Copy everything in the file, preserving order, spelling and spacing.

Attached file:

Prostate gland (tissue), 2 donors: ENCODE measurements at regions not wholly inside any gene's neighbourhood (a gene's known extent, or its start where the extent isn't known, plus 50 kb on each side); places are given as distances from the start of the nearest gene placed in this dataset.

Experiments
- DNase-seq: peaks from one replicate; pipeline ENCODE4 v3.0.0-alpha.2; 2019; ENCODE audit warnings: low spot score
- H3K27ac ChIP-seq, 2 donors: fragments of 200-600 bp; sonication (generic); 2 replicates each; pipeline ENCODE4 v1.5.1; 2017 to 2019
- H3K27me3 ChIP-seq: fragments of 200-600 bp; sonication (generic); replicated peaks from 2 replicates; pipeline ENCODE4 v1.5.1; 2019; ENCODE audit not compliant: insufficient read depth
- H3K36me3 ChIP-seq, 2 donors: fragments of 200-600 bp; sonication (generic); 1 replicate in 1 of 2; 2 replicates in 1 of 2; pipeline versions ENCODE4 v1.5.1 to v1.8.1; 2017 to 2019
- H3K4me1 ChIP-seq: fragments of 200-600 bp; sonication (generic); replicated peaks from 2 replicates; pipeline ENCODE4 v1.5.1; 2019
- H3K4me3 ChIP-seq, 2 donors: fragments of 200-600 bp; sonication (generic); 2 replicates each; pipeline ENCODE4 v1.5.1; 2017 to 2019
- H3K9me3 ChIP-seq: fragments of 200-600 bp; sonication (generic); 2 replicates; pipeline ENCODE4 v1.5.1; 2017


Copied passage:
Prostate gland (tissue), 2 donors: ENCODE measurements at regions not wholly inside any gene's neighbourhood (a gene's known extent, or its start where the extent isn't known, plus 50 kb on each side); places are given as distances from the start of the nearest gene placed in this dataset.

Experiments
- DNase-seq: peaks from one replicate; pipeline ENCODE4 v3.0.0-alpha.2; 2019; ENCODE audit warnings: low spot score
- H3K27ac ChIP-seq, 2 donors: fragments of 200-600 bp; sonication (generic); 2 replicates each; pipeline ENCODE4 v1.5.1; 2017 to 2019
- H3K27me3 ChIP-seq: fragments of 200-600 bp; sonication (generic); replicated peaks from 2 replicates; pipeline ENCODE4 v1.5.1; 2019; ENCODE audit not compliant: insufficient read depth
- H3K36me3 ChIP-seq, 2 donors: fragments of 200-600 bp; sonication (generic); 1 replicate in 1 of 2; 2 replicates in 1 of 2; pipeline versions ENCODE4 v1.5.1 to v1.8.1; 2017 to 2019
- H3K4me1 ChIP-seq: fragments of 200-600 bp; sonication (generic); replicated peaks from 2 replicates; pipeline ENCODE4 v1.5.1; 2019
- H3K4me3 ChIP-seq, 2 donors: fragments of 200-600 bp; sonication (generic); 2 replicates each; pipeline ENCODE4 v1.5.1; 2017 to 2019
- H3K9me3 ChIP-seq: fragments of 200-600 bp; sonication (generic); 2 replicates; pipeline ENCODE4 v1.5.1; 2017